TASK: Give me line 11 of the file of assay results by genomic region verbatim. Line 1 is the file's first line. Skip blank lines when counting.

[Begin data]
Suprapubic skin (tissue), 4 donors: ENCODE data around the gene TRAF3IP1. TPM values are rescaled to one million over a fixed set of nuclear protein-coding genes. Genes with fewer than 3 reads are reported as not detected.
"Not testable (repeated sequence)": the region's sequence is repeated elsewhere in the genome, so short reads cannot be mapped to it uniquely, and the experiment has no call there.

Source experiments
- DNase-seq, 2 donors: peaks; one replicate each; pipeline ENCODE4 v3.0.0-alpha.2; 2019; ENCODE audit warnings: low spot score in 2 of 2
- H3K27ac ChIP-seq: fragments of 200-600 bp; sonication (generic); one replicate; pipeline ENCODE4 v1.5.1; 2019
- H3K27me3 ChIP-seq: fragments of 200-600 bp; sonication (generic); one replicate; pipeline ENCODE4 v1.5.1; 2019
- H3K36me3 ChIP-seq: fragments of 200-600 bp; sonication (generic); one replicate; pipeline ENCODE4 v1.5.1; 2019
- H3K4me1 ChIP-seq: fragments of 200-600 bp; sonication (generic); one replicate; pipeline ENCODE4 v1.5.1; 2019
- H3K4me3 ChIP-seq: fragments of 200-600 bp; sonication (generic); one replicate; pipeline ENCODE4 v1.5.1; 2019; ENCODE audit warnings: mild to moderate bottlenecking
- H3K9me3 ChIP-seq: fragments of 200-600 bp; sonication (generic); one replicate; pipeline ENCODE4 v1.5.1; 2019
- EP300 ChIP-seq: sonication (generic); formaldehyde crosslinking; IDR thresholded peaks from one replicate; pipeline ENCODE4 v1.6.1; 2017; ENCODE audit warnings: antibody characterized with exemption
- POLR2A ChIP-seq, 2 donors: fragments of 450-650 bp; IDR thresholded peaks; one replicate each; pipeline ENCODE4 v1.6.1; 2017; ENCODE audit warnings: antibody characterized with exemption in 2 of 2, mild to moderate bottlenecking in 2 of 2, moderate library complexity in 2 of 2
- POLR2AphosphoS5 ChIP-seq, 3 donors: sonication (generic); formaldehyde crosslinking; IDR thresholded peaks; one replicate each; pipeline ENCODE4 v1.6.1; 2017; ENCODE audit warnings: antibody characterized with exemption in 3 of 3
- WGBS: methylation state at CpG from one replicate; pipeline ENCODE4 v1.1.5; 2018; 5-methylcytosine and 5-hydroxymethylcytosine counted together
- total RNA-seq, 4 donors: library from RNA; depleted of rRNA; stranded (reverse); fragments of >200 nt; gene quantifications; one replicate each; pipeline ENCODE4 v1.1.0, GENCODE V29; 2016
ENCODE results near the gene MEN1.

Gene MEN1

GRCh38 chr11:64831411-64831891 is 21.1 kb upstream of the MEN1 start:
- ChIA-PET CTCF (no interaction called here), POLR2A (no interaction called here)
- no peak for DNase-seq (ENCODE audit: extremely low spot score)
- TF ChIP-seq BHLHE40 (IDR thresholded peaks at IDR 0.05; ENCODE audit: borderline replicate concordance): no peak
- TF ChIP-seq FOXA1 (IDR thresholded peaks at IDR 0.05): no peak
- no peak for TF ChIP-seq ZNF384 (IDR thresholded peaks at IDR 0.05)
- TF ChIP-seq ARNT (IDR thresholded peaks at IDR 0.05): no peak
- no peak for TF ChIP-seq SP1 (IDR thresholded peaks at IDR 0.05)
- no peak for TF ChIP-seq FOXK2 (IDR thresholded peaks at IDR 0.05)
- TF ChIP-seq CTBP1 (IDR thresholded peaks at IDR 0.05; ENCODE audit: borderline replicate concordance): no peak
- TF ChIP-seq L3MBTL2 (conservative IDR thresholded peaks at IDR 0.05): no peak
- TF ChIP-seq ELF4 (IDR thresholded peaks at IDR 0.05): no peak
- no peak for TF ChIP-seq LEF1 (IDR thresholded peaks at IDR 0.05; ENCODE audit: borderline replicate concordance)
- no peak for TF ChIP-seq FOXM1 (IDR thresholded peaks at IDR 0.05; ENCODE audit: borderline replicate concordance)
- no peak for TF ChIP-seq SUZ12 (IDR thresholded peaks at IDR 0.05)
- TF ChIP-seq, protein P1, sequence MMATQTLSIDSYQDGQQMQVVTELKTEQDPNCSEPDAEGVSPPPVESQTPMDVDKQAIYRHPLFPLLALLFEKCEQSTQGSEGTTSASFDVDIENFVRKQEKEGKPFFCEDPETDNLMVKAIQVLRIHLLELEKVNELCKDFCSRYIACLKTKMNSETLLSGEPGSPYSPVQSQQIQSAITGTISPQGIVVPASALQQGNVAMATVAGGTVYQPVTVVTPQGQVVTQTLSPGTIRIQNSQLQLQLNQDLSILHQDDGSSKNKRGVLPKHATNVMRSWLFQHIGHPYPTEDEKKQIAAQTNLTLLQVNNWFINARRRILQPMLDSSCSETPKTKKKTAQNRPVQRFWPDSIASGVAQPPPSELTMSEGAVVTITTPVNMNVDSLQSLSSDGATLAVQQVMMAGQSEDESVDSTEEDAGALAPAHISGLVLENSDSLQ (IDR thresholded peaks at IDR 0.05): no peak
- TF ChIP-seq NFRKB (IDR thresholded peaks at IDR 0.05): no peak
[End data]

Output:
- EP300 ChIP-seq: sonication (generic); formaldehyde crosslinking; IDR thresholded peaks from one replicate; pipeline ENCODE4 v1.6.1; 2017; ENCODE audit warnings: antibody characterized with exemption